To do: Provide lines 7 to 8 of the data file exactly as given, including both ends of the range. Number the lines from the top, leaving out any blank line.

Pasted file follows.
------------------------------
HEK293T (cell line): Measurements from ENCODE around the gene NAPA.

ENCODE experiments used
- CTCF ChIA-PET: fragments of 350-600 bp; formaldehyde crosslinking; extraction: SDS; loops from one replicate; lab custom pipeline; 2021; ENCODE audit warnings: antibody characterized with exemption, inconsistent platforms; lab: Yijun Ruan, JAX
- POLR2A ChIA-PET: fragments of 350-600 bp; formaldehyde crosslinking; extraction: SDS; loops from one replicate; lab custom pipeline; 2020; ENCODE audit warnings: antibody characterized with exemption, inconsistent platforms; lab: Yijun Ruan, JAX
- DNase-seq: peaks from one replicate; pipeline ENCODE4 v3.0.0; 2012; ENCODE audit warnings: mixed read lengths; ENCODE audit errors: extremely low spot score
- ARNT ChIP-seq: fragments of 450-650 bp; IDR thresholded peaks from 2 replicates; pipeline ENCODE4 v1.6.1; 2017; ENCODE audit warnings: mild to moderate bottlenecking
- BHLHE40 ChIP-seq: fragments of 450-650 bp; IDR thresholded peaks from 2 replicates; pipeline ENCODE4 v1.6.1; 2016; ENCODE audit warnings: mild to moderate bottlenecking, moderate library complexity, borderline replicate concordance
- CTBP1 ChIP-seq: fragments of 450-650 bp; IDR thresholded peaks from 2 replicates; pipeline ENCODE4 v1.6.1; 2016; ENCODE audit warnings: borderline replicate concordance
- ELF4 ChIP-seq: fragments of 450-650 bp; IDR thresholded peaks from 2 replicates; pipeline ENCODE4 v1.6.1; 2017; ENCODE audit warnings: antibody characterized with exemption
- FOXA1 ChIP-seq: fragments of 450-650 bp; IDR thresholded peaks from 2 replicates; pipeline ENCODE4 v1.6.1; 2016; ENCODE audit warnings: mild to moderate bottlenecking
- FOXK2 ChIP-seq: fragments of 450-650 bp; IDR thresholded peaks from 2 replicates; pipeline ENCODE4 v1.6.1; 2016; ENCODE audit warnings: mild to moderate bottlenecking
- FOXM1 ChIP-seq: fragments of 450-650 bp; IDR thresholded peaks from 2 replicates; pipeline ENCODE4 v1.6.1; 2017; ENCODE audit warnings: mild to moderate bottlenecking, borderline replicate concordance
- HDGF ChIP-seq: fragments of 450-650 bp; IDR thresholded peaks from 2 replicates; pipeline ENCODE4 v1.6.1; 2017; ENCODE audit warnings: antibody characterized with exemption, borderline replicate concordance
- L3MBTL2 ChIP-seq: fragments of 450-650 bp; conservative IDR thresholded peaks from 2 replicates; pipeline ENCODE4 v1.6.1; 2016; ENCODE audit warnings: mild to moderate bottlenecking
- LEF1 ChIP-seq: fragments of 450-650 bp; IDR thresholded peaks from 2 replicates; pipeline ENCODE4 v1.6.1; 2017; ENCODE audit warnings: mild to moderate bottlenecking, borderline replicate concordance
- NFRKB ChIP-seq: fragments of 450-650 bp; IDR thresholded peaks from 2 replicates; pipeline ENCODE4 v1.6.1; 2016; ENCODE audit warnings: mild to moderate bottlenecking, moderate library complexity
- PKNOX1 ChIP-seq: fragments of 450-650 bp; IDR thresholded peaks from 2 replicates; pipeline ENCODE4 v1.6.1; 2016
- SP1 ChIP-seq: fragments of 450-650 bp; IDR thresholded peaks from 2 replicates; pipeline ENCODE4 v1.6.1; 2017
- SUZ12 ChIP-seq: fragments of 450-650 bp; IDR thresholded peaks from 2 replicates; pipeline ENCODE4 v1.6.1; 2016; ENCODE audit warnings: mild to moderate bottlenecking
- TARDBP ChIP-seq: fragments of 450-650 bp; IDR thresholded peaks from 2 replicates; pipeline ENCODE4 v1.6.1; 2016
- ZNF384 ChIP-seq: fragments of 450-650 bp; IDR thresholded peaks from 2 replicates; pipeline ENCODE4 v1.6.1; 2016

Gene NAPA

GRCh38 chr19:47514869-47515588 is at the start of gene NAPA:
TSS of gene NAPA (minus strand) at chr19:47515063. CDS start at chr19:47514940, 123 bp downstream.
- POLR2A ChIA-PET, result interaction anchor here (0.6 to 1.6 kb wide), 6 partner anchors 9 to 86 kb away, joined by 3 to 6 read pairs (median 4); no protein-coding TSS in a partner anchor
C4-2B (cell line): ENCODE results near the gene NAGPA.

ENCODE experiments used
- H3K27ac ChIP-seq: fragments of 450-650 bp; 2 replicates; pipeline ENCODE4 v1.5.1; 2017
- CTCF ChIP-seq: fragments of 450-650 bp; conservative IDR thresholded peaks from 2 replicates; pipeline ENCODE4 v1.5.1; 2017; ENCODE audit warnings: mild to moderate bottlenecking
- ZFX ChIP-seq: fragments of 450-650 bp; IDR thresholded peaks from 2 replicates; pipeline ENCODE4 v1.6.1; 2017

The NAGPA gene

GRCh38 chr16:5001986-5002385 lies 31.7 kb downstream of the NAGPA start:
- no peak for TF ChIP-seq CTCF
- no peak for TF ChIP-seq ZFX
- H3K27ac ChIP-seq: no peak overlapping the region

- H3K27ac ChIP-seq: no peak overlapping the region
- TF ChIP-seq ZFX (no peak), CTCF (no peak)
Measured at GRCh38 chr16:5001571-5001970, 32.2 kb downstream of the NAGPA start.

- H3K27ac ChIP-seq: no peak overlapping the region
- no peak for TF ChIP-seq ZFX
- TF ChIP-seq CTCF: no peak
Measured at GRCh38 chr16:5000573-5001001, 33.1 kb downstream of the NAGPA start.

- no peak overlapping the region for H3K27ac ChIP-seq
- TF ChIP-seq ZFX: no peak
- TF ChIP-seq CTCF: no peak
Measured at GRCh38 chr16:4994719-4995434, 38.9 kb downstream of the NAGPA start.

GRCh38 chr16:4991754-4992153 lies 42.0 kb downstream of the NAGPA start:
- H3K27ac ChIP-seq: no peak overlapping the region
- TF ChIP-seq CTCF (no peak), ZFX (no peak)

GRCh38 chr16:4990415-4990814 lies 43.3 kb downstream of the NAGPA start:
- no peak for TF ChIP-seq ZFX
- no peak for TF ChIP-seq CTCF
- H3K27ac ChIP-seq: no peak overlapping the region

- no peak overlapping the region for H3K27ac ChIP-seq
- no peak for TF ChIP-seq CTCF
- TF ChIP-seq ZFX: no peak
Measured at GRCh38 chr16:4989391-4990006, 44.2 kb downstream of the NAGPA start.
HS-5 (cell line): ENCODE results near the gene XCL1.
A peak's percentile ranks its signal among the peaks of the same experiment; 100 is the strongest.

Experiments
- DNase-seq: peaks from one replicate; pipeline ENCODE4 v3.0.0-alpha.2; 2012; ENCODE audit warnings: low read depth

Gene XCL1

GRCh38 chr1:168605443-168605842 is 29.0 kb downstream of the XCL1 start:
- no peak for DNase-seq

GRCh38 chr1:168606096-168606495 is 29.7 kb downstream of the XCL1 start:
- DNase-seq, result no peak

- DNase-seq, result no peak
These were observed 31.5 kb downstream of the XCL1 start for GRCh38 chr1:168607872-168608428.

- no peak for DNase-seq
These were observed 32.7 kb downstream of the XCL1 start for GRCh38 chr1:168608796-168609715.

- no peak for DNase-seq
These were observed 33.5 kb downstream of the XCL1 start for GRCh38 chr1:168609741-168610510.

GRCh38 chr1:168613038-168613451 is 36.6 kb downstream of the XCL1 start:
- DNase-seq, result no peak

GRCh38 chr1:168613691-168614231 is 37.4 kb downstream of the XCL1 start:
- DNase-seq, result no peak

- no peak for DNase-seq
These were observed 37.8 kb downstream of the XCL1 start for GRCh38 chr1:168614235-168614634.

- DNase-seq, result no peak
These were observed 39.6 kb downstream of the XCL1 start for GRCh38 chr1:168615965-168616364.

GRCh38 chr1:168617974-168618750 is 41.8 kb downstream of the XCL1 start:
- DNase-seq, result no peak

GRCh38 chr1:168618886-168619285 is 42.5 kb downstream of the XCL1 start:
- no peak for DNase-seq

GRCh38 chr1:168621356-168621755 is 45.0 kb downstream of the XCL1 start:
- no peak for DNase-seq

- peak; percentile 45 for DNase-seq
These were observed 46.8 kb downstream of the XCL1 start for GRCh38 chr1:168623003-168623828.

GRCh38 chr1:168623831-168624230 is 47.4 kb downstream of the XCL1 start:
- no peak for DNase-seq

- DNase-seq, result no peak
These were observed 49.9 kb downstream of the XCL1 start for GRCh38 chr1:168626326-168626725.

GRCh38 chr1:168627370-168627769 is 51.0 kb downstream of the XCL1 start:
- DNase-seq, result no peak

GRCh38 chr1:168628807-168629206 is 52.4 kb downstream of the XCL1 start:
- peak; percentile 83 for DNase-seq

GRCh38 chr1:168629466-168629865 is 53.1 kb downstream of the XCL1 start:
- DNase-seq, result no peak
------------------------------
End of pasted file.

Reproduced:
- BHLHE40 ChIP-seq: fragments of 450-650 bp; IDR thresholded peaks from 2 replicates; pipeline ENCODE4 v1.6.1; 2016; ENCODE audit warnings: mild to moderate bottlenecking, moderate library complexity, borderline replicate concordance
- CTBP1 ChIP-seq: fragments of 450-650 bp; IDR thresholded peaks from 2 replicates; pipeline ENCODE4 v1.6.1; 2016; ENCODE audit warnings: borderline replicate concordance